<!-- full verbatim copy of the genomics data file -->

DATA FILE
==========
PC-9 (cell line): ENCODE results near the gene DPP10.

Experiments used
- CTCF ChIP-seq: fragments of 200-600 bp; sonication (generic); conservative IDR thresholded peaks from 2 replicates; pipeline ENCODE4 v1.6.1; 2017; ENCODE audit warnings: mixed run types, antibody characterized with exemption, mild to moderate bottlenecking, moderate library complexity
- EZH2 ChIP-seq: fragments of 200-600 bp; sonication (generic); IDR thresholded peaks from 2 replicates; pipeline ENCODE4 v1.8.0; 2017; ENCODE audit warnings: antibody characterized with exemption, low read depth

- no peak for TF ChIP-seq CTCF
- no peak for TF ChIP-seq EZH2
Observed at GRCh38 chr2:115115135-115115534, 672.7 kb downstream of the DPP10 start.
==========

PC-9 (cell line): ENCODE results near the gene DPP10.

Experiments used
- CTCF ChIP-seq: fragments of 200-600 bp; sonication (generic); conservative IDR thresholded peaks from 2 replicates; pipeline ENCODE4 v1.6.1; 2017; ENCODE audit warnings: mixed run types, antibody characterized with exemption, mild to moderate bottlenecking, moderate library complexity
- EZH2 ChIP-seq: fragments of 200-600 bp; sonication (generic); IDR thresholded peaks from 2 replicates; pipeline ENCODE4 v1.8.0; 2017; ENCODE audit warnings: antibody characterized with exemption, low read depth

- no peak for TF ChIP-seq CTCF
- no peak for TF ChIP-seq EZH2
Observed at GRCh38 chr2:115115135-115115534, 672.7 kb downstream of the DPP10 start.